Payment of Gratuity Act 1972

Labour laws derive their purpose, authority, and power from the Constitution of India. The Constitution of India protects and safeguards the rights of labour and human beings, under the Principles of State Policy on Fundamental Rights and Directive. With employment ending because of retirement or superannuation, the act allows the employee concerned to cope with a new situation which often involves a reduction in earnings or even a complete cessation of earnings. In death’s case of an employee, it offers much-needed financial support to the remaining members of the family. Gratuity schemes, therefore, act as instruments of social security and in developing countries such as India, where the general level of income is small, schemes such as this play a very important role in development at the individual level.

Background

Labour policies have also been influenced by significant human rights conventions and standards that have developed from the United Nations. Earlier in India, there was no central statute to regulate the payment of gratuity and the scheme of gratuity was implemented in such establishments only where the employers were so kind and gracious to the employees, or where there was an arrangement between the employers and the staff. This scheme was limited to different institutions and, even within those institutions, to certain groups of employees. Judicial interpretations and identification of the need for an enactment that will secure the post-retirement life of employees persuaded the legislation to bring uniform legislation. For instance, Supreme court with Delhi Cloth and General Mills Co., Ltd. vs. Workmen and Ors. 1968 held that – “The object of providing a gratuity scheme is to provide a retiring benefit to workmen who have rendered long and unblemished service to the employer and contributed to the prosperity of the employer.” [1] This case laid out the need for an enactment that would provide social security to employees. Further, the Government of Kerala enacted the Kerala Industrial Employees Payment of Gratuity Act, 1970 and West Bengal Government enacted the West Bengal Employees Payment of Gratuity Act, 1971 therefore with an aim for uniform legislation this issue was discussed in the Labour Ministers’ Conference held in 1971 and the Indian Labour Conference held in 1971. The payments of the Gratuity Act, 1972 was enacted, largely based on the West Bengal legislation, which came into force on 16th September 1972.[2] However, the legislature has bought necessary changes into the act with the changing time.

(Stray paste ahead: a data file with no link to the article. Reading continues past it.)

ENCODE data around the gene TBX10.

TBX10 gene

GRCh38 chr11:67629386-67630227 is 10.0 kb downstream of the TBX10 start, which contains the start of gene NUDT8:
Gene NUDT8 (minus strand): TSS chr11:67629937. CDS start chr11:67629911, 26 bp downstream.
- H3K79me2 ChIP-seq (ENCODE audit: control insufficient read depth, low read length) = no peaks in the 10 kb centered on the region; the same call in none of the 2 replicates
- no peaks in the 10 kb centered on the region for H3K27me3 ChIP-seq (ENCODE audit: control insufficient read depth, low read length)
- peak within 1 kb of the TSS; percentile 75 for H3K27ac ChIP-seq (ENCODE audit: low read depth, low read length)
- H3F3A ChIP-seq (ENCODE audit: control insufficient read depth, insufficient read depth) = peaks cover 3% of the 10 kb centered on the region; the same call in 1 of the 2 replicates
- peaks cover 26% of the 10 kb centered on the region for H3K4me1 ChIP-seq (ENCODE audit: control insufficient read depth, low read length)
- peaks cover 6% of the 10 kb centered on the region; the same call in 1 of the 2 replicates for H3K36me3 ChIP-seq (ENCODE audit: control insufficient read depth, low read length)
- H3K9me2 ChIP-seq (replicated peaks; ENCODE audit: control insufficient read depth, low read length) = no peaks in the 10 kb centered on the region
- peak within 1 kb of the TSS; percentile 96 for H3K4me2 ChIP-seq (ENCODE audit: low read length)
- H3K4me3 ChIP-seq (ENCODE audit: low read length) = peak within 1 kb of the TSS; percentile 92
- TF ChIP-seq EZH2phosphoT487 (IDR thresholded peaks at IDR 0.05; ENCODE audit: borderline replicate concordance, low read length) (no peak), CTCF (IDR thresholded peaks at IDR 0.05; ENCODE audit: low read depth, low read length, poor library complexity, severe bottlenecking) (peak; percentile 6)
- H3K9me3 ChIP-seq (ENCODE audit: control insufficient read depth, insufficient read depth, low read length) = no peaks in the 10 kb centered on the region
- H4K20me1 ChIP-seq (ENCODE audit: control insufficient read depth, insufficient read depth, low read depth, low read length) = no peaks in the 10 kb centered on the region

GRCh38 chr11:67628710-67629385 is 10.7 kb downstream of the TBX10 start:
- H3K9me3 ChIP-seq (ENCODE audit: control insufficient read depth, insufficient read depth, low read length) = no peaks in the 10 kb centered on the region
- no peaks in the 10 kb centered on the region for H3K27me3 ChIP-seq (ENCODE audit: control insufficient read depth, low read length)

Scope

Section 1 of the Act describes the application of Act, as discussed above the payment of gratuity act covers all the employees engaged in factories, mines, oilfields, plantations, ports, railway companies, shops or other establishments. Section 1(3) Further specifies the act i.e.,  the act shall apply to every shop or establishment within any law in which ten or more persons are employed or have been employed, on any day of the preceding twelve months and for the time being in force in relation with shops and establishments in a State;